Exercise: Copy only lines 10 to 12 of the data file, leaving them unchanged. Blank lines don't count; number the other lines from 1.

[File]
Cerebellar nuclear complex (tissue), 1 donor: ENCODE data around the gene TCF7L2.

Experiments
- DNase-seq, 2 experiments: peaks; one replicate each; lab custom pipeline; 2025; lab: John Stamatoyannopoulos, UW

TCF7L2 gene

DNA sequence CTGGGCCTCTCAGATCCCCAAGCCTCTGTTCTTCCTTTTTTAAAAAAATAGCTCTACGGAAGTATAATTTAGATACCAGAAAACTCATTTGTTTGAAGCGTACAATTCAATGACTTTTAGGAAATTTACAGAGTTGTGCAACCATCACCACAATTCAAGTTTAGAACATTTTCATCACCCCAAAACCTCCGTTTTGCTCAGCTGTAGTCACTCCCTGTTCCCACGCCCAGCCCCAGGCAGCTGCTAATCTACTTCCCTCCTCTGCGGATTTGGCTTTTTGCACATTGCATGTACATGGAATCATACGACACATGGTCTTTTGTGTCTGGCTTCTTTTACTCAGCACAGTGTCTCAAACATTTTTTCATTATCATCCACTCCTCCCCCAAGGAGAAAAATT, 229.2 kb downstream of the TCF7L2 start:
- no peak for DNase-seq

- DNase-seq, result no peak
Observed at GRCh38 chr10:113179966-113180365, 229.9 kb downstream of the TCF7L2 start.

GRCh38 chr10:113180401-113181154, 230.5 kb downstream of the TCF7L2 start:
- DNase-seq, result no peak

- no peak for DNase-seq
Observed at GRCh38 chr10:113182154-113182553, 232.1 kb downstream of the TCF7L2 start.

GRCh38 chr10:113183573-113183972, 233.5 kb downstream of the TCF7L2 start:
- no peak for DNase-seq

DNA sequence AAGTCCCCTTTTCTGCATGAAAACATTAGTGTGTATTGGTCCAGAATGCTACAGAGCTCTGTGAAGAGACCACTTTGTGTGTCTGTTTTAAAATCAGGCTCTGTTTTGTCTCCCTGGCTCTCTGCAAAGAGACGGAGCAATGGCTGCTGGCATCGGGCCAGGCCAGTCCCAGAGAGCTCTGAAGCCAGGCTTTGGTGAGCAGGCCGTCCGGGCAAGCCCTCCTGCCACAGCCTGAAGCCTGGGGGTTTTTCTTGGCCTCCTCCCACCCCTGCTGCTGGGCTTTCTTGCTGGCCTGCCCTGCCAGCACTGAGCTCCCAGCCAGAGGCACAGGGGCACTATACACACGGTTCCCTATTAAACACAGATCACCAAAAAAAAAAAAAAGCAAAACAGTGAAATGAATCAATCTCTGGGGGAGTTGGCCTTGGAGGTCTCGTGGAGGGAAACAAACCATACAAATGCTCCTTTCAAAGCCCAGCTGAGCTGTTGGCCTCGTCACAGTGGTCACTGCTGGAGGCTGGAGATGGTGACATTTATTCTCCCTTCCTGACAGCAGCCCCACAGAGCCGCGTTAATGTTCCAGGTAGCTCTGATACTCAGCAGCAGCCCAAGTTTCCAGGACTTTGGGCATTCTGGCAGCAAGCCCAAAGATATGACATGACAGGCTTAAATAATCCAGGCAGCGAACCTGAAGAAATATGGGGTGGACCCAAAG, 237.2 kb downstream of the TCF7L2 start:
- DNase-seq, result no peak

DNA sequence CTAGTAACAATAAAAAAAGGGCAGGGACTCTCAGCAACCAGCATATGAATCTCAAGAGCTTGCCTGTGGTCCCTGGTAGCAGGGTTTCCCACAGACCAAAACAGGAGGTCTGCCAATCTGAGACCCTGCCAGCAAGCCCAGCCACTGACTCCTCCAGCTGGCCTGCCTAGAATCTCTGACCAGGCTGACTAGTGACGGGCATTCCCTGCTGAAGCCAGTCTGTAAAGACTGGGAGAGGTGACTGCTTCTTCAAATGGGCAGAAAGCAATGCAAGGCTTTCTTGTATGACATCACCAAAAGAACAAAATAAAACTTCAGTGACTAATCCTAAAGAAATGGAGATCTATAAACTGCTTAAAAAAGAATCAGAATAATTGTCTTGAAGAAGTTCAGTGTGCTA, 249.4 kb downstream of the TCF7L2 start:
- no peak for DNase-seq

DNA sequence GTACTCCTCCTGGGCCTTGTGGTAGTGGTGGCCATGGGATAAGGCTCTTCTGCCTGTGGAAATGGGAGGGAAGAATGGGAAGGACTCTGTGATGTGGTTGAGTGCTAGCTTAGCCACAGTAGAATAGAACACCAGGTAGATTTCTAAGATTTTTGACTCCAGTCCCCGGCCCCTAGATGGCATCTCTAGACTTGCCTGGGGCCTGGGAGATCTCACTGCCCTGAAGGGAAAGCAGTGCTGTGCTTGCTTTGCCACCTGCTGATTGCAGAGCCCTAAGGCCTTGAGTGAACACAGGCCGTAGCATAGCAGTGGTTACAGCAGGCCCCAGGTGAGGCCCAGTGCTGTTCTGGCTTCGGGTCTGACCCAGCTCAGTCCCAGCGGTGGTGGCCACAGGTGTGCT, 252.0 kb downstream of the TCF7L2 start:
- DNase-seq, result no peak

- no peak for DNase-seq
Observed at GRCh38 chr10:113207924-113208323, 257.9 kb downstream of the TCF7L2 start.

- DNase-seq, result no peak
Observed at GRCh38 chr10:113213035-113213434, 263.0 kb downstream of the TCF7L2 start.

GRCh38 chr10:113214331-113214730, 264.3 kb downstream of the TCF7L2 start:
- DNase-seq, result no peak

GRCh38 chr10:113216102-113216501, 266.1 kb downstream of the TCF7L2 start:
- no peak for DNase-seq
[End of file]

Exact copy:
- DNase-seq, result no peak

- no peak for DNase-seq
Observed at GRCh38 chr10:113182154-113182553, 232.1 kb downstream of the TCF7L2 start.